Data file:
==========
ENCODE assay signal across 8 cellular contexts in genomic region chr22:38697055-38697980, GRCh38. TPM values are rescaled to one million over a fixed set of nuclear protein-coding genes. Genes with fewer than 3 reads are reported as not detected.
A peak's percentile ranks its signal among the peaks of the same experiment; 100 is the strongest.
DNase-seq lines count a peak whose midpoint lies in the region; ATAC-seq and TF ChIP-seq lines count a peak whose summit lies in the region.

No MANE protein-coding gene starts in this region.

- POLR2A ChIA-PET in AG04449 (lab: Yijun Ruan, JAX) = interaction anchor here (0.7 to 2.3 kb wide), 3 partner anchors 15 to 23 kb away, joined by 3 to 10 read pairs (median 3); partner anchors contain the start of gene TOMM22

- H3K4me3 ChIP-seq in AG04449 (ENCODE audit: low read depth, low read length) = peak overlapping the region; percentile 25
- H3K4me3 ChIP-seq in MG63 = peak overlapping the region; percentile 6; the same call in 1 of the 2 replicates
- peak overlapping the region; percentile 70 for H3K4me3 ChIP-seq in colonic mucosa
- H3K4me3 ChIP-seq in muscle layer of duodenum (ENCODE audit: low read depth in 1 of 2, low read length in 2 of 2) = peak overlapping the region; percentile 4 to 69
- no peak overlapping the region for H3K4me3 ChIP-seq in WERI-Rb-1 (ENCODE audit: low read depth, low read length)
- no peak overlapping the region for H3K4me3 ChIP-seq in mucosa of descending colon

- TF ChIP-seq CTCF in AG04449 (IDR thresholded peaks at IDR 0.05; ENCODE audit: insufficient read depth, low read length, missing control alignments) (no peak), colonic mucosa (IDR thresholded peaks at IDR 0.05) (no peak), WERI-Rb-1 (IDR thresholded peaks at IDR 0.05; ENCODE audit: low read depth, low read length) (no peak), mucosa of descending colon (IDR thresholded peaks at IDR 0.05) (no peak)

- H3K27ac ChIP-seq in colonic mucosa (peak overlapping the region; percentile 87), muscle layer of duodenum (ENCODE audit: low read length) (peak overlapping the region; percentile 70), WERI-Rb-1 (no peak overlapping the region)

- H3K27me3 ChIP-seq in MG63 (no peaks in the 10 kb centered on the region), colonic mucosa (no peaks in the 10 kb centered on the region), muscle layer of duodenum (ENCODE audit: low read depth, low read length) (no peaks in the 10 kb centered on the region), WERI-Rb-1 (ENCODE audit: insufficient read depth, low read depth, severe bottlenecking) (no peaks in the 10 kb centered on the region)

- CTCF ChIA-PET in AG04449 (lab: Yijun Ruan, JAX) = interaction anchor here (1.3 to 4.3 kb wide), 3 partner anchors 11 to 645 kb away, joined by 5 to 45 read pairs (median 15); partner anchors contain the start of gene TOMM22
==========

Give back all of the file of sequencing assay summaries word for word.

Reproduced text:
ENCODE assay signal across 8 cellular contexts in genomic region chr22:38697055-38697980, GRCh38. TPM values are rescaled to one million over a fixed set of nuclear protein-coding genes. Genes with fewer than 3 reads are reported as not detected.
A peak's percentile ranks its signal among the peaks of the same experiment; 100 is the strongest.
DNase-seq lines count a peak whose midpoint lies in the region; ATAC-seq and TF ChIP-seq lines count a peak whose summit lies in the region.

No MANE protein-coding gene starts in this region.

- POLR2A ChIA-PET in AG04449 (lab: Yijun Ruan, JAX) = interaction anchor here (0.7 to 2.3 kb wide), 3 partner anchors 15 to 23 kb away, joined by 3 to 10 read pairs (median 3); partner anchors contain the start of gene TOMM22

- H3K4me3 ChIP-seq in AG04449 (ENCODE audit: low read depth, low read length) = peak overlapping the region; percentile 25
- H3K4me3 ChIP-seq in MG63 = peak overlapping the region; percentile 6; the same call in 1 of the 2 replicates
- peak overlapping the region; percentile 70 for H3K4me3 ChIP-seq in colonic mucosa
- H3K4me3 ChIP-seq in muscle layer of duodenum (ENCODE audit: low read depth in 1 of 2, low read length in 2 of 2) = peak overlapping the region; percentile 4 to 69
- no peak overlapping the region for H3K4me3 ChIP-seq in WERI-Rb-1 (ENCODE audit: low read depth, low read length)
- no peak overlapping the region for H3K4me3 ChIP-seq in mucosa of descending colon

- TF ChIP-seq CTCF in AG04449 (IDR thresholded peaks at IDR 0.05; ENCODE audit: insufficient read depth, low read length, missing control alignments) (no peak), colonic mucosa (IDR thresholded peaks at IDR 0.05) (no peak), WERI-Rb-1 (IDR thresholded peaks at IDR 0.05; ENCODE audit: low read depth, low read length) (no peak), mucosa of descending colon (IDR thresholded peaks at IDR 0.05) (no peak)

- H3K27ac ChIP-seq in colonic mucosa (peak overlapping the region; percentile 87), muscle layer of duodenum (ENCODE audit: low read length) (peak overlapping the region; percentile 70), WERI-Rb-1 (no peak overlapping the region)

- H3K27me3 ChIP-seq in MG63 (no peaks in the 10 kb centered on the region), colonic mucosa (no peaks in the 10 kb centered on the region), muscle layer of duodenum (ENCODE audit: low read depth, low read length) (no peaks in the 10 kb centered on the region), WERI-Rb-1 (ENCODE audit: insufficient read depth, low read depth, severe bottlenecking) (no peaks in the 10 kb centered on the region)

- CTCF ChIA-PET in AG04449 (lab: Yijun Ruan, JAX) = interaction anchor here (1.3 to 4.3 kb wide), 3 partner anchors 11 to 645 kb away, joined by 5 to 45 read pairs (median 15); partner anchors contain the start of gene TOMM22